Relatives of Jews accused of spying
Let's face it
A trial or a circus?
By Pedram Moallemian
June 16, 2000
The trial of thirteen Iranians as alleged spies has ended and a verdict
is expected soon. Their religion or even political belief should matter
very little, as they are Iranian, regardless.
No one talks about the fact that spying involves access to secret information
and transferring it to a foreign government. None of the "spies"
tried in the Revolutionary Court in Shiraz seemed to have had such access.
One is a teenager, another is a janitor of a school, a third is a laborer
at a small shoe manufacturing plant and another is a religious teacher.
One is accused of taking pictures and drawing maps of movie theaters
in Shiraz during the Iran-Iraq war and sending them to Israel. Huh? Why
the heck would the Israelis want such maps? Even if they did, was there
not any other way of getting such "sensitive" information? With
several satellites flying over Iran every day, taking pictures of some
movie theater doesn't sound like a difficult task. Why endanger the life
of your agents?
Some say, "But wait. Didn't they confess?" Oh yes! and I am
certain the "confessions" were done without any pressure, while
they were fully informed of their legal rights and with their lawyers present.
Please, give all of us a break! If their "confessions" are taken
at face value, then every confession made by Iranian dissidents over the
last 20 years must also have been valid.
Let's face it. The Shiraz 13 are on trial because they are Jews, period.
No wonder the seven co-accused Muslims who were arrested with them are
tried separately. They will have to play the game with different rules.
And if they are found guilty and executed, they must be buried in separate
cemeteries. We couldn't let the corpses of Jews "dirty" the sacred
soil of our Muslim cemeteries, could we? Shame on us.
Shame on us all and shame on our political leaders. And the media too,
because for the most part, they have chosen to remain silent. Reformist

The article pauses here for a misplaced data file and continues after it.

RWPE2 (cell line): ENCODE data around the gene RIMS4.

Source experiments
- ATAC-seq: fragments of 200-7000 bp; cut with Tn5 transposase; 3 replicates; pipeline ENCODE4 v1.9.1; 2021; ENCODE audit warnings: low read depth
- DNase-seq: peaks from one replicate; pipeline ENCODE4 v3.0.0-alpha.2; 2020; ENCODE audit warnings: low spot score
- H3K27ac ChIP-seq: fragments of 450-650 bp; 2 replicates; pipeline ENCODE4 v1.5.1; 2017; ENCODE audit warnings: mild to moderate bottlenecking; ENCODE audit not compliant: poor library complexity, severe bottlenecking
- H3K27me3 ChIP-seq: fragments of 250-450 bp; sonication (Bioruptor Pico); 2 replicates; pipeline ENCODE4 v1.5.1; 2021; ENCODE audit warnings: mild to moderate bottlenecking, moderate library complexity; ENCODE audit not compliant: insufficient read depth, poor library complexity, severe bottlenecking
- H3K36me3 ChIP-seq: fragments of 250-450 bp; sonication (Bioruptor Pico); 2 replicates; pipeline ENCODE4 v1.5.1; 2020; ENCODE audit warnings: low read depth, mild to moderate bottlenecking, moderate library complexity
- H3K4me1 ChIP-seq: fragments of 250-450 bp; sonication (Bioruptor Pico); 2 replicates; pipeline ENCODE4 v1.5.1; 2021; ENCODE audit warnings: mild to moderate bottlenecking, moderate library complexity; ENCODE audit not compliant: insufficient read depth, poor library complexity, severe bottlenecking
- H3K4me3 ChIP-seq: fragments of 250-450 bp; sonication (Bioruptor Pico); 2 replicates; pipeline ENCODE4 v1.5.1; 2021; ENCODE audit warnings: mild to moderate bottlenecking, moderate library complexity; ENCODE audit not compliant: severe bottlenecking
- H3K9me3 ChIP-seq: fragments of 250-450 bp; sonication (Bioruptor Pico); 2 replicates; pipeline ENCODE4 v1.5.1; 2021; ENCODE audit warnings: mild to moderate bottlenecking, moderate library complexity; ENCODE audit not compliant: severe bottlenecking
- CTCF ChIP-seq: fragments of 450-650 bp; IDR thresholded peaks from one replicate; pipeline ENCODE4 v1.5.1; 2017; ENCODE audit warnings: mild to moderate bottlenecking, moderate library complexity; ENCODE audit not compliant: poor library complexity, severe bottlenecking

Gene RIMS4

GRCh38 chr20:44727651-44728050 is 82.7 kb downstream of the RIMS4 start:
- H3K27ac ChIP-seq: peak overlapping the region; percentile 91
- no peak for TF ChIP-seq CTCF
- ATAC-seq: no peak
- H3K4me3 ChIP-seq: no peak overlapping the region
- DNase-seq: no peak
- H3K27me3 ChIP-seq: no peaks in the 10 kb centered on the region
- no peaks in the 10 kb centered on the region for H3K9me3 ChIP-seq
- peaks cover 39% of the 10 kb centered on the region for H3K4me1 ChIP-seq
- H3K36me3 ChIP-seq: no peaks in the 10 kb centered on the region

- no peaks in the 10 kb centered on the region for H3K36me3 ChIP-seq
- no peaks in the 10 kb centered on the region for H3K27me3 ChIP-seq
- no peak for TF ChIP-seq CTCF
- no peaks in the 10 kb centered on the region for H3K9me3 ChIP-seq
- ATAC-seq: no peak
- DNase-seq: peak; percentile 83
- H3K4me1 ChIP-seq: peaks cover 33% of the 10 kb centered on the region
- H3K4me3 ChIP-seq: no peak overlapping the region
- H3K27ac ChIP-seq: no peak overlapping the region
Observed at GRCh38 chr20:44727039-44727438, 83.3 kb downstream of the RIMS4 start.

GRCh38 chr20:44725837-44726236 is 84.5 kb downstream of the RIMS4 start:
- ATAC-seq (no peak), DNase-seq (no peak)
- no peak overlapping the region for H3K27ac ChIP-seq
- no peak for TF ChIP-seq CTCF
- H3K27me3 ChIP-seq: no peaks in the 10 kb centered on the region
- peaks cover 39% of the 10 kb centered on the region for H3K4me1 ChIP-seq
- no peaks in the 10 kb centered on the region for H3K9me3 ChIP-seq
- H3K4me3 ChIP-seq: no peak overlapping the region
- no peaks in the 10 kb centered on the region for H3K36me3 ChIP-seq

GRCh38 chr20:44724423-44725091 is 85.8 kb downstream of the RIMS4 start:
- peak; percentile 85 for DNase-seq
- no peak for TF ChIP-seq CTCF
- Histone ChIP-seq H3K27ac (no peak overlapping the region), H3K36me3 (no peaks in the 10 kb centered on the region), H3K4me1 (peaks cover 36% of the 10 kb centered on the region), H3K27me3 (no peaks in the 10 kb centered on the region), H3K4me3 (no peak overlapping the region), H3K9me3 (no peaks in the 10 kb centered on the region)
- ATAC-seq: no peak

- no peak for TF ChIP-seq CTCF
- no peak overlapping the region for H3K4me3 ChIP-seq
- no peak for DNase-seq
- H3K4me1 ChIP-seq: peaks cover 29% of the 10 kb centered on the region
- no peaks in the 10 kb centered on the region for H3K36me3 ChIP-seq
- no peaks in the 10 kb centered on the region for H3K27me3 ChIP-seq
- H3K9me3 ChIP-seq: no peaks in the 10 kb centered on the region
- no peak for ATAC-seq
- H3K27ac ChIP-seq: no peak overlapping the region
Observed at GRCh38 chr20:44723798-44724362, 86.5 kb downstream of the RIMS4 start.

newspapers complain about injustices against their own kind, such as Akbar
Ganji being held in solitary confinement. But you won't read much about
the "spies" because it's not politically correct and in their
view, there isn't much to gain.
Standing up for what is right has always had positive results in the
long run. Freedom-loving, democratic Iranians who care about justice, must
demand our media, political organizations and leaders to voice strong opposition
against this circus of a trial. The accused deserve presumption of innocence,
an unbiased hearing where the prosecutor is not also the JUDGE, where they
are guaranteed adequate and expert legal representation and where a fair
jury of their true peers can decide if they are guilty or innocent.
We cannot remain silent in such a clear case of denial of justice. Somebody
once said people are ruled by the kind of governments they deserve. Let
us prove this is not the kind Iranians deserve.
Pedram Moallemian was the first Iranian nominated for a seat in Canada's
Federal Parliament when he ran for New Democratic Party in a suburb of
Toronto in 1997. A former President of the Iranian Community Association
of Ontario, he currently works with many non-profit groups and is the
volunteer director of CIRCLE (Canadian Iranian Centre for Liberty &
Equality), an advocacy human rights organization.